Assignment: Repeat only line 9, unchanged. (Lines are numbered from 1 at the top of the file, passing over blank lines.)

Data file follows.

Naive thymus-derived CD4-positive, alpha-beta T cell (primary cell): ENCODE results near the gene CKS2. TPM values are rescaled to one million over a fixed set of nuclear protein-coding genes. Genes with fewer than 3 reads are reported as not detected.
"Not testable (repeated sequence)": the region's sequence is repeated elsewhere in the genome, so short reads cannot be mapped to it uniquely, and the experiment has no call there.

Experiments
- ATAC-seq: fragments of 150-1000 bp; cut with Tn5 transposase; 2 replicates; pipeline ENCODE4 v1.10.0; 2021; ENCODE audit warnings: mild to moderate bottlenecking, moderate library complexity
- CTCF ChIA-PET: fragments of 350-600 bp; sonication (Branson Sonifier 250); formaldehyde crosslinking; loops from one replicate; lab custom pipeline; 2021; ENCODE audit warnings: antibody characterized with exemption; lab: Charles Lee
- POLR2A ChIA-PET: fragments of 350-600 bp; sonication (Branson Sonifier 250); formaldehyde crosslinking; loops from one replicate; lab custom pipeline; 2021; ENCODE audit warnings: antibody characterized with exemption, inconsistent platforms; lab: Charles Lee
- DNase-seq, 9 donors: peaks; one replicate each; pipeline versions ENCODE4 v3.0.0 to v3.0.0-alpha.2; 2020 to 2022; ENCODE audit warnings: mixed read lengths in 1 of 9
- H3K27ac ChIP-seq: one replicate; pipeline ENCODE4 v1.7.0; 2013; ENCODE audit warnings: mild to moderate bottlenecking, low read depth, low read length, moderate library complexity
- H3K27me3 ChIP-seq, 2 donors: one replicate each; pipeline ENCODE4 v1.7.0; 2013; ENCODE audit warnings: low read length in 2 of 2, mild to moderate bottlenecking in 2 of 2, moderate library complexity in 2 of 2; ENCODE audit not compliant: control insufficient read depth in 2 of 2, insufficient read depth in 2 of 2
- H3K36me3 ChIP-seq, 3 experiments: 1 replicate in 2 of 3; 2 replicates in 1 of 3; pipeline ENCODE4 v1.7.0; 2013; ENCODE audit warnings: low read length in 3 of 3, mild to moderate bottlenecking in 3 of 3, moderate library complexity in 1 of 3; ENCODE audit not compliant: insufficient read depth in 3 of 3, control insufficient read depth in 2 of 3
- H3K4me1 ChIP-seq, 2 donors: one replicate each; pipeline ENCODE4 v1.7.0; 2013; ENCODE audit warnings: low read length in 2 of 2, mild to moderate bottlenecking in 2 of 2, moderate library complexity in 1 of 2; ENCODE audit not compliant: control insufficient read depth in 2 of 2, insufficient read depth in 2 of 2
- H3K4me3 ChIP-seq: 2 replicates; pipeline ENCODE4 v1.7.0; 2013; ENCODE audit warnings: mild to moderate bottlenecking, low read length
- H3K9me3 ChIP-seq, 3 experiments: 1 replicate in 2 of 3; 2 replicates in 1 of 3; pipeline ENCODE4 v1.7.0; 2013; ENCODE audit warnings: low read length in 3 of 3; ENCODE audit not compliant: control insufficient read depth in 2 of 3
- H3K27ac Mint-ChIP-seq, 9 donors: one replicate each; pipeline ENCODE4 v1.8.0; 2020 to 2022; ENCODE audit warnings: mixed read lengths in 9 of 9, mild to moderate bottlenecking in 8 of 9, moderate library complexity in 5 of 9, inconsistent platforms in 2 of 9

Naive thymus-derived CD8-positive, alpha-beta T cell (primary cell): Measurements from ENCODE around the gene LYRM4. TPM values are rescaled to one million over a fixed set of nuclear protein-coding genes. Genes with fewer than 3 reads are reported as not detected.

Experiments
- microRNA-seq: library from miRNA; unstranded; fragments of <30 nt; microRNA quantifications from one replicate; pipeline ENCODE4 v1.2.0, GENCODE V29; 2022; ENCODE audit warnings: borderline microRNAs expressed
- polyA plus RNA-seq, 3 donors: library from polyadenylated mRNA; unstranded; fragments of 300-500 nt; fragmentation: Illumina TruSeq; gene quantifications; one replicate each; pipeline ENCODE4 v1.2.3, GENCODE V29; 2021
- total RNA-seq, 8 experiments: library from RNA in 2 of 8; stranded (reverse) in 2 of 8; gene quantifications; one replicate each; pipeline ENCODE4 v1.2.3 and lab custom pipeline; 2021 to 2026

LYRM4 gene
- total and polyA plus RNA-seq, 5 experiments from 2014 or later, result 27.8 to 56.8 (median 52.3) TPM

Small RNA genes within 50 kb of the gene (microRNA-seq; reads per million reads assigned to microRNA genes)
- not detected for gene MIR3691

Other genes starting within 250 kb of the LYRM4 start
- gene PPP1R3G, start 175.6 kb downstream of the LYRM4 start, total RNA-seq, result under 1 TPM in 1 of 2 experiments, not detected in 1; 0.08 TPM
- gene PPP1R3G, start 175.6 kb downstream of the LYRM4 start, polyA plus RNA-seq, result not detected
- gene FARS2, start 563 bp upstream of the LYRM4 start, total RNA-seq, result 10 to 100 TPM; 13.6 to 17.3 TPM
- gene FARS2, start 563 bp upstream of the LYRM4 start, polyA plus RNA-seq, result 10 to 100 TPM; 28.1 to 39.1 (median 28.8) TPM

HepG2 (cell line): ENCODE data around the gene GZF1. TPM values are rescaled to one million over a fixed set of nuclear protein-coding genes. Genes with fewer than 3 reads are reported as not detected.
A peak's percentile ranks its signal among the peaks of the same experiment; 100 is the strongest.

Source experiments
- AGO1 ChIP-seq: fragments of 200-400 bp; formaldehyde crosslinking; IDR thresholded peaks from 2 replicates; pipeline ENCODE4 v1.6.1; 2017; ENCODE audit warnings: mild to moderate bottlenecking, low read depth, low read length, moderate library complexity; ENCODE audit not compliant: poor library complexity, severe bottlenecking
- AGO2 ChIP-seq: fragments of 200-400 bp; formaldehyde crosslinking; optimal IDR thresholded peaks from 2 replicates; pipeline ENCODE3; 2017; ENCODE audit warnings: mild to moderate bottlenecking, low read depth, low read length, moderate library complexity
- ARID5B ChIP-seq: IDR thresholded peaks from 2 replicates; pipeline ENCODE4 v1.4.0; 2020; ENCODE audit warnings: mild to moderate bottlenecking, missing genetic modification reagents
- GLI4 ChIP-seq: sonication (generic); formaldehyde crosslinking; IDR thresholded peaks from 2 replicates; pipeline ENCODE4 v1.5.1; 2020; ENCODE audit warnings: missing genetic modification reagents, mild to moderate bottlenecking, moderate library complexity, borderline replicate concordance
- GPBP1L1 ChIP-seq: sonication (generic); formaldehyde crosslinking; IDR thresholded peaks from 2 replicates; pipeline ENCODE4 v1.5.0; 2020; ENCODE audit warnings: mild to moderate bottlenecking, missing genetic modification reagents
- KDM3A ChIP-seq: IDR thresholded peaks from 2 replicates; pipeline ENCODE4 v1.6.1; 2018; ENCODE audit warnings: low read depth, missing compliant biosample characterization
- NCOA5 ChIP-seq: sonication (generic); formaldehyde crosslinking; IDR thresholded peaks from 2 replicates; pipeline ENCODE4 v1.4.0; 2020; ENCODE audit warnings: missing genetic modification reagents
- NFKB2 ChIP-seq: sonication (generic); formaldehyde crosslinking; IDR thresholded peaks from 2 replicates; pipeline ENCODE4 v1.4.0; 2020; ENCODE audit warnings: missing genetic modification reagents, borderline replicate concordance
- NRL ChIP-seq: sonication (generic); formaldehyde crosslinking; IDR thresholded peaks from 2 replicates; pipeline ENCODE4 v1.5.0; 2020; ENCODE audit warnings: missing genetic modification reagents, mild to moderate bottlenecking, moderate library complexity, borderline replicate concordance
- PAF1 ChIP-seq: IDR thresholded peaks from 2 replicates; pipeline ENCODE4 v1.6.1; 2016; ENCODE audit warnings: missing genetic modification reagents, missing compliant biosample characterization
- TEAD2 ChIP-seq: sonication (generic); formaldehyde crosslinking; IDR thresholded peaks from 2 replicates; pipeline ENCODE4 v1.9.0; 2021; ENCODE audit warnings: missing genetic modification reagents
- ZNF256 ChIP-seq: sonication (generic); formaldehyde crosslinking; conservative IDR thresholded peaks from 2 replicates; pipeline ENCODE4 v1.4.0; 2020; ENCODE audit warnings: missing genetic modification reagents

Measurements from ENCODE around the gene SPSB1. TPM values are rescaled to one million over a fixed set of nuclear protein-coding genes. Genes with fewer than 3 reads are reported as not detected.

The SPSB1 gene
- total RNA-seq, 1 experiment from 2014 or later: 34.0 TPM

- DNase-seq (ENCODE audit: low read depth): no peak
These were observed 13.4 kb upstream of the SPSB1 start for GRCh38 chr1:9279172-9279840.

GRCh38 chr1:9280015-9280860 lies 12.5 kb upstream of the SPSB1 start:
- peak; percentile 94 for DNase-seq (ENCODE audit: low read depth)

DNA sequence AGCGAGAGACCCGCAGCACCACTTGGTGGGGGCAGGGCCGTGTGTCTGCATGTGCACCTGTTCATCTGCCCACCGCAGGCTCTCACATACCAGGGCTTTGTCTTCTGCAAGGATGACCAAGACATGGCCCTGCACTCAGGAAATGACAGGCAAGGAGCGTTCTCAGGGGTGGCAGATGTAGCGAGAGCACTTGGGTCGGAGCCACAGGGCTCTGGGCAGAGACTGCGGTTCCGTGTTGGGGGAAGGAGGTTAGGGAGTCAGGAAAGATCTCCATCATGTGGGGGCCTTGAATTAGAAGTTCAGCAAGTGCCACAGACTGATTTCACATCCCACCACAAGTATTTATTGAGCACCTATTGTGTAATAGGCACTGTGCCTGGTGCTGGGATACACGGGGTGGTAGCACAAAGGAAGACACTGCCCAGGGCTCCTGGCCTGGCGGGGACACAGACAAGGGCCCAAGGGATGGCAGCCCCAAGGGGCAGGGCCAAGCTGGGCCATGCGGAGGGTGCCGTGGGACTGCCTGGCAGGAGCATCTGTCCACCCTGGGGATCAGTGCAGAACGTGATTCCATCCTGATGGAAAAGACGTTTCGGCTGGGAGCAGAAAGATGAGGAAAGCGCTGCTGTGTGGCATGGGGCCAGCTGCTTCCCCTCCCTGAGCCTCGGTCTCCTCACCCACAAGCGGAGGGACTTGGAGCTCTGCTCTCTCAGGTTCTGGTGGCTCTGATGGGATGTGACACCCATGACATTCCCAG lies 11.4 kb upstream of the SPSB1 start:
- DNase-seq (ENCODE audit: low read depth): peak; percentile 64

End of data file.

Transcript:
- H3K27me3 ChIP-seq, 2 donors: one replicate each; pipeline ENCODE4 v1.7.0; 2013; ENCODE audit warnings: low read length in 2 of 2, mild to moderate bottlenecking in 2 of 2, moderate library complexity in 2 of 2; ENCODE audit not compliant: control insufficient read depth in 2 of 2, insufficient read depth in 2 of 2